A Designer's Workflow for HTML Emails in a Rails App

Posted March 29, 2013 by Tyler Lee

You already know why HTML Emails suck, but here’s a quick list:

  1. Testing is arduous
  2. You can’t use divs (Hello tables!)
  3. You have to inline style everything (really everything)
  4. When you inline things, they become impossible to update

Hear This: I Fixed it.

The emails that our users at OrgSync receive from our app were getting stale, and no one wanted the task of reconfiguring them because of how much a pain it is to work with HTML emails. We have 27 individual views that generate emails, but those views get populated with content from all over our application–so this isn’t the easiest of projects to begin with. Add in the list of things that suck about HTML emails and you get a decent-sized headache.

It took a little bit of setup and testing but now I can say that I’ve solved HTML emails. I’ve made it easy to write, test, and deploy. It’s almost fun! Okay, let’s not go that far, but I do think that the workflow we have is easier, and that makes it less painful. We’re going to be able to make our emails more useful to our users because they’re easier to work with on our end–and that’s what it’s all about, right?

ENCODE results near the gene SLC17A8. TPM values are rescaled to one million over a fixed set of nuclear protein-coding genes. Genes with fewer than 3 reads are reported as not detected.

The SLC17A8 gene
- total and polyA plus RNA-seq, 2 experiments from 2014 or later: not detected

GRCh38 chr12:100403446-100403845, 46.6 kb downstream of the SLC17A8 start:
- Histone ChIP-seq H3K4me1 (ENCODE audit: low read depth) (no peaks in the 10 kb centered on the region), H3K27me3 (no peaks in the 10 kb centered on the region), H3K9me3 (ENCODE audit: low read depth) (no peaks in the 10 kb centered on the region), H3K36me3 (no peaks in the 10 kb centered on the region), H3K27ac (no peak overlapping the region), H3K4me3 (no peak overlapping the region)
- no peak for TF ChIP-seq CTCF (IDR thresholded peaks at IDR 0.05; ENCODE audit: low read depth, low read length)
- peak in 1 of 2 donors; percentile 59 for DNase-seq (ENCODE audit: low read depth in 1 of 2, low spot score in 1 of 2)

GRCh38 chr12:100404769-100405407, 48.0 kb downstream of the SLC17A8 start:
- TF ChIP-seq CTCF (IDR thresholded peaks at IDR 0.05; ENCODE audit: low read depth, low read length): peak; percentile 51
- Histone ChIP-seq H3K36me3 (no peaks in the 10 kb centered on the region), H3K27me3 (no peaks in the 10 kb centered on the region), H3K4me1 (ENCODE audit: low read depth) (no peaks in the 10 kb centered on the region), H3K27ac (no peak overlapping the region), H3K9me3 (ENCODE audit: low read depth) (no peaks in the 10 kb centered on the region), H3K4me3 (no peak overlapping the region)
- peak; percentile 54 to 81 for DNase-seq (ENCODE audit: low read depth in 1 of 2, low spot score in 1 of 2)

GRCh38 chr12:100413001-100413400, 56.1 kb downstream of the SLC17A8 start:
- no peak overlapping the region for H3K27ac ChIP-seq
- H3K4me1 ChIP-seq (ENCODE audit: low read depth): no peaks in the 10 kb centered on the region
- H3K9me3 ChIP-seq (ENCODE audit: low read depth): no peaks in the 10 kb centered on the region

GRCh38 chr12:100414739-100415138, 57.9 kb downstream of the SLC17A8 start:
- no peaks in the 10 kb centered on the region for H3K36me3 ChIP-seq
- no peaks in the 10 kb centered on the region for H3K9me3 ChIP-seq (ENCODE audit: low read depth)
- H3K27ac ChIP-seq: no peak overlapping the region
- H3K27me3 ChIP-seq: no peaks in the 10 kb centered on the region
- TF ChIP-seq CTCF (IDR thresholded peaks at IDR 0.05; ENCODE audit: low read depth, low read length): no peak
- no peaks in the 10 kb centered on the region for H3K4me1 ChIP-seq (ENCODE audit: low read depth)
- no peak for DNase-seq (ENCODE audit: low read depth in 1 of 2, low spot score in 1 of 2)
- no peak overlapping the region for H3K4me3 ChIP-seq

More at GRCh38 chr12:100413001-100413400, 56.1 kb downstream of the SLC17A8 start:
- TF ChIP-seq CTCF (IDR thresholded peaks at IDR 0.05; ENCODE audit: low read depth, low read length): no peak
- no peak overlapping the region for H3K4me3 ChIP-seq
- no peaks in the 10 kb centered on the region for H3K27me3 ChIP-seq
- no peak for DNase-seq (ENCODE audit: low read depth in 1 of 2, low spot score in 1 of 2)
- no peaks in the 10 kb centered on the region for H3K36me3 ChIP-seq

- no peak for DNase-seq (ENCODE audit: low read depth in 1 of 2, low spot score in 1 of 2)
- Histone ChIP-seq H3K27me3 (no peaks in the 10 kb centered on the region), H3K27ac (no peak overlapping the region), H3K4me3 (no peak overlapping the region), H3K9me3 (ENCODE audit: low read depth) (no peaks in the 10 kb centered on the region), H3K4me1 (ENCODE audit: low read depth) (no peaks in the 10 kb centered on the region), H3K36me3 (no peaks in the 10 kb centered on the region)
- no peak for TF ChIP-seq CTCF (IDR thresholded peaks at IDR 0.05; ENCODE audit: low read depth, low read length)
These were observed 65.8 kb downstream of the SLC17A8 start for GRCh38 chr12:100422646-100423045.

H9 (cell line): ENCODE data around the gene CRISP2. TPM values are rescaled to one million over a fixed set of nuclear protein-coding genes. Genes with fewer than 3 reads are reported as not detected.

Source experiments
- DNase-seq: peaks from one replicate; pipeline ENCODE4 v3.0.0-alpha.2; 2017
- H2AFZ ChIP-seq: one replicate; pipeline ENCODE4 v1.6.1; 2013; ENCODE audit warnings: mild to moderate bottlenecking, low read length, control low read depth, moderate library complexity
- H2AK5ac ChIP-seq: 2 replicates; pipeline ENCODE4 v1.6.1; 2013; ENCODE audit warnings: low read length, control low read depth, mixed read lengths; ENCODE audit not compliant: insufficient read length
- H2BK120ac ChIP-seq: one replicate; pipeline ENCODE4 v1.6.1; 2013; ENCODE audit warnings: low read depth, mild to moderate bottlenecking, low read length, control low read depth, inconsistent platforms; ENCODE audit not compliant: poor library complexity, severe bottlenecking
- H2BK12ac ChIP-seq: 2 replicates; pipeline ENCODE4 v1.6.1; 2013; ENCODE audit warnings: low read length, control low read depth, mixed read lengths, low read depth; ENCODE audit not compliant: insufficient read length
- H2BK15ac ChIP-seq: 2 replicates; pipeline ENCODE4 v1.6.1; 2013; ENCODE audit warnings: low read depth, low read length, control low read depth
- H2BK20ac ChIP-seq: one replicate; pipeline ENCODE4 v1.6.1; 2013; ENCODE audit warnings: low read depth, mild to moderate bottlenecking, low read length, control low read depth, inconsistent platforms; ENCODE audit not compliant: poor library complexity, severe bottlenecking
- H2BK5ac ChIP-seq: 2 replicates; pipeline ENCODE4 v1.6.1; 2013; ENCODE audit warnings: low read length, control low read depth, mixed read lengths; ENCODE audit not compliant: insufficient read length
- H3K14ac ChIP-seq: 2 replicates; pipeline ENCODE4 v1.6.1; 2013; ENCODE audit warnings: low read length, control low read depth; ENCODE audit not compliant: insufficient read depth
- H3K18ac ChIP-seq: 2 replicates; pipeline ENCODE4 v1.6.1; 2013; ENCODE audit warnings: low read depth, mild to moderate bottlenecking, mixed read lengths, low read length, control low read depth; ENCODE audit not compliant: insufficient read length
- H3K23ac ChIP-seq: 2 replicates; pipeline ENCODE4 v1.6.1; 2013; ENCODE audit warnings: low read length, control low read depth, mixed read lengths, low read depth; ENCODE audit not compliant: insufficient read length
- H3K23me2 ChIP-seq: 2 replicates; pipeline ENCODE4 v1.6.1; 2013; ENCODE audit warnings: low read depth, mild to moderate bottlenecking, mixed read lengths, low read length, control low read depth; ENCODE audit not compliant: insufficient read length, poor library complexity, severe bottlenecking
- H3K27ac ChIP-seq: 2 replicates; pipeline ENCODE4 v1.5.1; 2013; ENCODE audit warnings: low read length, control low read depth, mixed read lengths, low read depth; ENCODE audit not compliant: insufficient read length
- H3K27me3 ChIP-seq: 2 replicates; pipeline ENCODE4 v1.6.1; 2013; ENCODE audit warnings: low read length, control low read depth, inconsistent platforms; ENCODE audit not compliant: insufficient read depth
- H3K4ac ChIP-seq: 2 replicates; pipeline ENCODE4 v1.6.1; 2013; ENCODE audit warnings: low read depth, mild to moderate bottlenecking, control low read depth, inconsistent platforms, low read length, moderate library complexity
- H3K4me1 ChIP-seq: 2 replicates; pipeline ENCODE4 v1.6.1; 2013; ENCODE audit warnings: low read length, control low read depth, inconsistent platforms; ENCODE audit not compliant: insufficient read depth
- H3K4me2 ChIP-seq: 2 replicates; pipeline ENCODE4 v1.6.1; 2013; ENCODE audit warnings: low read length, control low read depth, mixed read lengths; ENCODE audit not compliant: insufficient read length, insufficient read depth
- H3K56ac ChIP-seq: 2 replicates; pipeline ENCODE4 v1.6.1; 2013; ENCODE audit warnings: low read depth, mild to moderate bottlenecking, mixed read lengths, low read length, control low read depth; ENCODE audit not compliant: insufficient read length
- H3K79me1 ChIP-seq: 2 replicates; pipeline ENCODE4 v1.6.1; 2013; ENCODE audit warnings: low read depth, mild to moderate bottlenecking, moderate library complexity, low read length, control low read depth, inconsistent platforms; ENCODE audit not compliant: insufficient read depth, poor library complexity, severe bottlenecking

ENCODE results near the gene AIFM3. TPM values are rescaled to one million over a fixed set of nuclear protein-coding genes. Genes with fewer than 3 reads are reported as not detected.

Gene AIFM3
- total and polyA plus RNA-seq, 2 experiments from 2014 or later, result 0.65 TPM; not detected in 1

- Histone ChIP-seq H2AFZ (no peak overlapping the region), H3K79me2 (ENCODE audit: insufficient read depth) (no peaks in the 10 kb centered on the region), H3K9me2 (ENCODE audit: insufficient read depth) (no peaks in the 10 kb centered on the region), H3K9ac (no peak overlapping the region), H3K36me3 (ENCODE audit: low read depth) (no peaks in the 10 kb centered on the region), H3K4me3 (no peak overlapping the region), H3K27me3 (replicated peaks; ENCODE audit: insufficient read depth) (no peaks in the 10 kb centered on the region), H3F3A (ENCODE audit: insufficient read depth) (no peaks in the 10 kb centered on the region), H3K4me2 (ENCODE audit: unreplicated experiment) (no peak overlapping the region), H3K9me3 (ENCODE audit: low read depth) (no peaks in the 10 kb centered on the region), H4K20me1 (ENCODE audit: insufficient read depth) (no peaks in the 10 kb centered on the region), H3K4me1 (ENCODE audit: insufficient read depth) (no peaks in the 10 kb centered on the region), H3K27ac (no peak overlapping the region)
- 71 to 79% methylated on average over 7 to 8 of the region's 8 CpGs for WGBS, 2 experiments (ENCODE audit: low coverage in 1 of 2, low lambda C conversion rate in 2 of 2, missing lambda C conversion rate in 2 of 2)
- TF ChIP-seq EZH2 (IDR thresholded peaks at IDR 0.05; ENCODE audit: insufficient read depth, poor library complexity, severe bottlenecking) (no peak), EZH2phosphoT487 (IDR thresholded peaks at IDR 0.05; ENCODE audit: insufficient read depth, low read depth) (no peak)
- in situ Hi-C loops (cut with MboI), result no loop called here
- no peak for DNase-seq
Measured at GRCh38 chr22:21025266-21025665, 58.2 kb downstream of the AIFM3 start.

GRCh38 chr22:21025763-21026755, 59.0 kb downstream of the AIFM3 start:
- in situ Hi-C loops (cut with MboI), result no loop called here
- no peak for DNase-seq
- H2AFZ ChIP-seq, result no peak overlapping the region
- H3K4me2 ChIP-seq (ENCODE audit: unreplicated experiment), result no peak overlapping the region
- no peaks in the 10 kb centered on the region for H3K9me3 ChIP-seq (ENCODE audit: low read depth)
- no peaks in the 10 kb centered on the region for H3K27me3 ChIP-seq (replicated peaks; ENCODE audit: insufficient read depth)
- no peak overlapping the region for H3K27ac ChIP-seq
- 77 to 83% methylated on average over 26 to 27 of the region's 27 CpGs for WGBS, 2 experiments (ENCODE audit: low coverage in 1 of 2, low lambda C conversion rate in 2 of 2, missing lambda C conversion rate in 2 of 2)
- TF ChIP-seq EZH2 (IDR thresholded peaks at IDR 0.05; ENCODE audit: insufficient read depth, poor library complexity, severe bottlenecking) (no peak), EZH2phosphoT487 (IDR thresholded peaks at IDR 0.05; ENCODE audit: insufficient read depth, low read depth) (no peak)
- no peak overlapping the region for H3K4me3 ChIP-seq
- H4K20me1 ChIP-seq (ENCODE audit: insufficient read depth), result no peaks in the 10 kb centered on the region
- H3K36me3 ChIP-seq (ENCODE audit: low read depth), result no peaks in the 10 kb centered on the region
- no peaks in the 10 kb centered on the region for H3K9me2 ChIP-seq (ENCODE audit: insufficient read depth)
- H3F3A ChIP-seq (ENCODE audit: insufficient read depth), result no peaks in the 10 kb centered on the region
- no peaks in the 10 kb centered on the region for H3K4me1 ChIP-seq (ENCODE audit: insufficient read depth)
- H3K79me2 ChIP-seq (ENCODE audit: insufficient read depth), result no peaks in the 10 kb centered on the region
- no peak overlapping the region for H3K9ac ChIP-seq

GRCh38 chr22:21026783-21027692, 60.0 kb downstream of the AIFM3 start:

So I’ve got some tips for your next email project and how to get over some of these hurdles:

Tip 1: Use Rails Layouts

I’m not sure when ActionMailer layouts got added to Rails, but I know that it wasn’t in the iteration of Rails we were using when our emails were first written. Every view was hand-coded, with the entire template from header to footer embedded around the actual content of the email. For some reason, there seem to be apps that still do it this way, which boggles my mind, and makes me feel better we weren’t the only ones behind the times there.